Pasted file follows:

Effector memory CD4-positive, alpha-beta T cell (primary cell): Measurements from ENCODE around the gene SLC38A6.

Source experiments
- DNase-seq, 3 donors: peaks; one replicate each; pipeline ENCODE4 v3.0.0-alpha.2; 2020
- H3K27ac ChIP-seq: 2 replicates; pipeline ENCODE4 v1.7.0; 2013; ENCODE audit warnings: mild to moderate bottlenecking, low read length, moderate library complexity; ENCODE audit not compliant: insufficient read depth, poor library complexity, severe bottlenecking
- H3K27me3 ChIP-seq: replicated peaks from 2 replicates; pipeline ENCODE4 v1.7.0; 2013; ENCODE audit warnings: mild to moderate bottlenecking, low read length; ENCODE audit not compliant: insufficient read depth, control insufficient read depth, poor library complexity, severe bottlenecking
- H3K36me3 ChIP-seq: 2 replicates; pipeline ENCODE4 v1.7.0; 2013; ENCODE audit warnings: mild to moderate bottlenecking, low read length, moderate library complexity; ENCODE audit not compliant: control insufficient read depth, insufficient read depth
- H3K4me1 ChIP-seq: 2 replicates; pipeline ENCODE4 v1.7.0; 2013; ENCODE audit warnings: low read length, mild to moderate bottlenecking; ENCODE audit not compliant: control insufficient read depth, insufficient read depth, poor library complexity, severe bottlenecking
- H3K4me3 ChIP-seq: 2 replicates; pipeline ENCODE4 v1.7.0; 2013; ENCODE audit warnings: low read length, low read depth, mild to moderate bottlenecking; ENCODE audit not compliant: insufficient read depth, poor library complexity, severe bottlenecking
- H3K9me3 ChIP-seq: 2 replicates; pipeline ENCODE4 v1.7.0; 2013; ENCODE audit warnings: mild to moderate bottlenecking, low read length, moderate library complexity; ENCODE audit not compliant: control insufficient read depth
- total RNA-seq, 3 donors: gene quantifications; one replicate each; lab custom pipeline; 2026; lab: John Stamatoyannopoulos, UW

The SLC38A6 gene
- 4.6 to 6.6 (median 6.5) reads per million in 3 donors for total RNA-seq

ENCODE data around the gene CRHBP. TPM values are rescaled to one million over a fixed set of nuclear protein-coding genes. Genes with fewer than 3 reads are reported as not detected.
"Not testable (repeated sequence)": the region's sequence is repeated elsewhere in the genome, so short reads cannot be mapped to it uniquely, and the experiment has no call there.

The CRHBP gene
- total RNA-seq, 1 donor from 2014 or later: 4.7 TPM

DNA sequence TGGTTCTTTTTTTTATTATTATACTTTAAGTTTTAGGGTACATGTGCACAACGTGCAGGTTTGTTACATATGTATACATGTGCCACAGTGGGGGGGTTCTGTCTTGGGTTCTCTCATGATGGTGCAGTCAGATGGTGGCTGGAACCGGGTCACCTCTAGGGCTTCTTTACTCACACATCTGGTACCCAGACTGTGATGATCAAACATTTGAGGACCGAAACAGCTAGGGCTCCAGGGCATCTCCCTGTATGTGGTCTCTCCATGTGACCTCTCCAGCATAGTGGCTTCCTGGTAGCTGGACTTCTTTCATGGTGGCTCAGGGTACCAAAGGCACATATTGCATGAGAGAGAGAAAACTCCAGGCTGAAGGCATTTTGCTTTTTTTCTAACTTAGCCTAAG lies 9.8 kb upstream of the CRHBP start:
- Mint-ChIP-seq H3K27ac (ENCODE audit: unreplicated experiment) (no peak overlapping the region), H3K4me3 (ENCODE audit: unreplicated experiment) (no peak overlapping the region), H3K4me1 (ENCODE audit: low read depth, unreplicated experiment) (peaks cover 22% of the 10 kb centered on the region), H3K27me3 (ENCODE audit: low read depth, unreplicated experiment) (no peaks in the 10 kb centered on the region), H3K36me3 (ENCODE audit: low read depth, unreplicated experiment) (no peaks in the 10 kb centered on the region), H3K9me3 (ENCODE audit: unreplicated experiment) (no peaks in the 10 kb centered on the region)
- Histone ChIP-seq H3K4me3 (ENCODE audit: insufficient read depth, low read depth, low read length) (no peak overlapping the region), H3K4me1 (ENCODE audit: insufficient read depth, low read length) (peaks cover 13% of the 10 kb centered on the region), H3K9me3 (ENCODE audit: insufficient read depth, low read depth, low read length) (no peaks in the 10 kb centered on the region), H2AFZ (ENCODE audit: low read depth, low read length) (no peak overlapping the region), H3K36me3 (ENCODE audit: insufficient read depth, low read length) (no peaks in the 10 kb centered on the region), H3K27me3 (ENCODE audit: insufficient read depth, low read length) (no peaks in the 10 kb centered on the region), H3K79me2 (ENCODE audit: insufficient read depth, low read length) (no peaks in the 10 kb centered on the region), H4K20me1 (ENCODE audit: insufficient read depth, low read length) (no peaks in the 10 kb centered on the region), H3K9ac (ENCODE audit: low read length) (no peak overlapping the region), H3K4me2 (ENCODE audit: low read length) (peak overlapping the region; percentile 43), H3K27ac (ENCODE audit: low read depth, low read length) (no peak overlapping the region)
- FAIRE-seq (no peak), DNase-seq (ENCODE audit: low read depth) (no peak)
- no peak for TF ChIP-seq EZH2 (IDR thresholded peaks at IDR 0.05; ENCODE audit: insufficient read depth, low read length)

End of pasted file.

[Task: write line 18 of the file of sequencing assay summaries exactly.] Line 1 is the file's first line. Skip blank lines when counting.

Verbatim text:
- Mint-ChIP-seq H3K27ac (ENCODE audit: unreplicated experiment) (no peak overlapping the region), H3K4me3 (ENCODE audit: unreplicated experiment) (no peak overlapping the region), H3K4me1 (ENCODE audit: low read depth, unreplicated experiment) (peaks cover 22% of the 10 kb centered on the region), H3K27me3 (ENCODE audit: low read depth, unreplicated experiment) (no peaks in the 10 kb centered on the region), H3K36me3 (ENCODE audit: low read depth, unreplicated experiment) (no peaks in the 10 kb centered on the region), H3K9me3 (ENCODE audit: unreplicated experiment) (no peaks in the 10 kb centered on the region)